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Original Research ARTICLE

Front. Bioeng. Biotechnol., 01 November 2019 | https://doi.org/10.3389/fbioe.2019.00299

Development of a Cuvette-Based LSPR Sensor Chip Using a Plasmonically Active Transparent Strip

Seo Yeong Oh1, Nam Su Heo1,2, Vivek K. Bajpai3, Sung-Chan Jang1,4, Gyeongsik Ok5, Youngjin Cho5* and Yun Suk Huh1*
  • 1Department of Biological Engineering, Inha University, Incheon, South Korea
  • 2Division of Electron Microscopic Research, Korea Basic Science Institute, Daejeon, South Korea
  • 3Department of Energy and Materials Engineering, Dongguk University-Seoul, Seoul, South Korea
  • 4Radwaste Management Center, Korea Atomic Energy Research Institute, Daejeon, South Korea
  • 5Research Group of Consumer Safety, Korea Food Research Institute, Wanju-gun, South Korea

This research demonstrates the development of a transmission-mode localized surface plasmon resonance (LSPR) sensor chip using a cuvette cell system for the sensitive detection of a biomolecule marker such as C-reactive protein (CRP). In order to develop a highly sensitive LSPR sensor chip, plasmonically active gold nanoparticles (AuNPs) were decorated onto various transparent substrates in the form of a uniform, high-density single layer using a self-assembly process. The transparent substrate surface was modified with amine functional groups via (3-Aminopropyl)triethoxysilane (APTES) treatment, and the ligand concentration and temperature (0.5% APTES at 60°C) were then optimized to control the binding energy with AuNPs. The optimized plasmonically active strip was subsequently prepared by dipping the amine-functionalized substrate into AuNPs for 8 h. The optimized plasmonic strip functionalized with anti-CRP was transformed into a portable LSPR sensor chip by placing it inside a cuvette cell system, and its detection performance was evaluated using CRP as a model sample. The detection limit for CRP using our LSPR sensor chip was 0.01 μg/mL, and the detection dynamic range was 0.01–10 μg/mL with a %CV of <10%, thus confirming its selectivity and good reproducibility. These findings illustrate that the highly sensitive portable LSPR biosensor developed in this study is expected to be widely used in a diverse range of fields such as diagnosis, medical care, environmental monitoring, and food quality control.

Introduction

A biosensor utilizes a biologically recognized functionalized substrate to detect a target molecule and a detector or reader capable of converting biochemical interactions into physical and/or chemical signals (Sepúlveda et al., 2009). Biosensors have been widely employed in various fields such as food safety, medical diagnosis, and environmental monitoring, and a large volume of past research has focused on improving the specificity, affinity, and selectivity of biosensors for target biomolecules in order to develop portable sensors that are more sensitive and field-ready. In particular, label-free optical biosensors have been actively developed for use in portable sensors due to their simple structure and the convenient implementation of the resulting sensor system. In this vein, with the rapid development of nanotechnology, there has been a growing interest in developing portable localized surface plasmon resonance (LSPR) sensors.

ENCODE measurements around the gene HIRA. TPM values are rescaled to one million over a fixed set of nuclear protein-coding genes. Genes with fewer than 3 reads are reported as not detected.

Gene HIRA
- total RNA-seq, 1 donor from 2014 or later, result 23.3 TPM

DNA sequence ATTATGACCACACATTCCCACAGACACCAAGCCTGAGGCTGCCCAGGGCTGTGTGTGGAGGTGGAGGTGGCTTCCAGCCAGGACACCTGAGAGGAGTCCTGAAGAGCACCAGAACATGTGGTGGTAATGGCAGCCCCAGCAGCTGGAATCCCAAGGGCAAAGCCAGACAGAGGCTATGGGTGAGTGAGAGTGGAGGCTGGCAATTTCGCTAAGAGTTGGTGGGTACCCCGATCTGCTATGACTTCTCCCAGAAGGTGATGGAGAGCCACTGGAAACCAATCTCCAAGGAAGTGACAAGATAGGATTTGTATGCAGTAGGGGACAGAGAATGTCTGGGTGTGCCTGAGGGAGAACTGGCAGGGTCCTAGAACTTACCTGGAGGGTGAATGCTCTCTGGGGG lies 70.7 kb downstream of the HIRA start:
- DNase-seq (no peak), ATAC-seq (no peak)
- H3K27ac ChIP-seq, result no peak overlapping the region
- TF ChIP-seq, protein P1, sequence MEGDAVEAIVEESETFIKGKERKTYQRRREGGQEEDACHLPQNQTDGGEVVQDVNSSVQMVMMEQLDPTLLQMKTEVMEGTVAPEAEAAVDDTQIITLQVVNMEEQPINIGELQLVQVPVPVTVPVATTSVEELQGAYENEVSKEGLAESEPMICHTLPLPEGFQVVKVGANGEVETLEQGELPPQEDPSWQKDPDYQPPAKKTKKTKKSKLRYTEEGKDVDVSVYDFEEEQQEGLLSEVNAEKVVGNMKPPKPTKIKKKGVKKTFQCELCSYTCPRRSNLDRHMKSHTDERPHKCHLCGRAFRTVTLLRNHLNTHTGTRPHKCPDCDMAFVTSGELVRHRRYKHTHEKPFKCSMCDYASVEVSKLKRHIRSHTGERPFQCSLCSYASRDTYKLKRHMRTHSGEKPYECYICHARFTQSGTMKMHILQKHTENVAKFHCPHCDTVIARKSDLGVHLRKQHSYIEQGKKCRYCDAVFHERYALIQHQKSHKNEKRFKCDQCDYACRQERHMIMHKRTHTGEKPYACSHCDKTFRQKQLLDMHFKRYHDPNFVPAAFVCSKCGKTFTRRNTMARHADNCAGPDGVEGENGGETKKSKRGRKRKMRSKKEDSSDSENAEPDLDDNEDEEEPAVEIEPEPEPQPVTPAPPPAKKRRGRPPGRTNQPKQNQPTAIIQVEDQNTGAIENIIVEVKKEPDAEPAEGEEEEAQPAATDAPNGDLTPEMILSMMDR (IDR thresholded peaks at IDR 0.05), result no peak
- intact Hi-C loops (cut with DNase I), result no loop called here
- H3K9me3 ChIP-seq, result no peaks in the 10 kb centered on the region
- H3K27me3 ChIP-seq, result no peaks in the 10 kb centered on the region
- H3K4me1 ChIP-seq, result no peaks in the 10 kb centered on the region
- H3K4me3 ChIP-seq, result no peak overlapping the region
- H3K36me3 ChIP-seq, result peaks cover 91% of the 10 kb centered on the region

The principle of LSPR detection is the measurement of the change in the refractive index that occurs when incident photons and metal nanoparticles are subject to oscillation (Willets and Duyne, 2007; Anker et al., 2008). This advantageous characteristic allows surface states to be monitored and intermolecular interactions to be analyzed (Li et al., 2018). LSPR sensors based on novel metal nanoparticles have proven to be an effective platform for the detection of biological targets, binding kinetics, and protein conformational changes (Zhao et al., 2006; Anker et al., 2008; Baciu et al., 2008; Hall et al., 2008). Due to potential application possibilities for the detection of various biomolecules based on LSPR, effective plasmonic nanoparticle design and synthesis has been a particular focus of research. Some researchers have attempted to synthesize effective plasmonic particles by employing various metal particles such as Au, Ag, and HgS (Chen and Lu, 2009; Jia et al., 2013; Chen et al., 2015), and other researchers have manipulated the shape of nanoparticles along 0–3 dimensions (e.g., nanoprobes, nanorods, mushrooms, and nanoprisms) in order to enhance plasmonic signals (Shen et al., 2013; Sanders et al., 2014; Chen et al., 2015; Zhang et al., 2016). Other studies have reported the development of sensitive LSPR sensors that utilize different receptor types, including aptamers, antibodies, peptides, and chemicals, in order to optimize the selective binding force with the target molecule (Zhang et al., 2014; Li et al., 2016; Thakur et al., 2017; Lee et al., 2018). Despite this past research on plasmonic nanoparticle synthesis and specific receptor screening (Sefah et al., 2010; Wu et al., 2016b; Ozgul et al., 2019), there have been few reports on the optimal methodology for the deposition of plasmonic nanoparticles (Galush et al., 2009; Hsu et al., 2011; Coskun et al., 2014; Im et al., 2014) and the fabrication of portable substrates that can provide stable and reproducible plasmonic signals.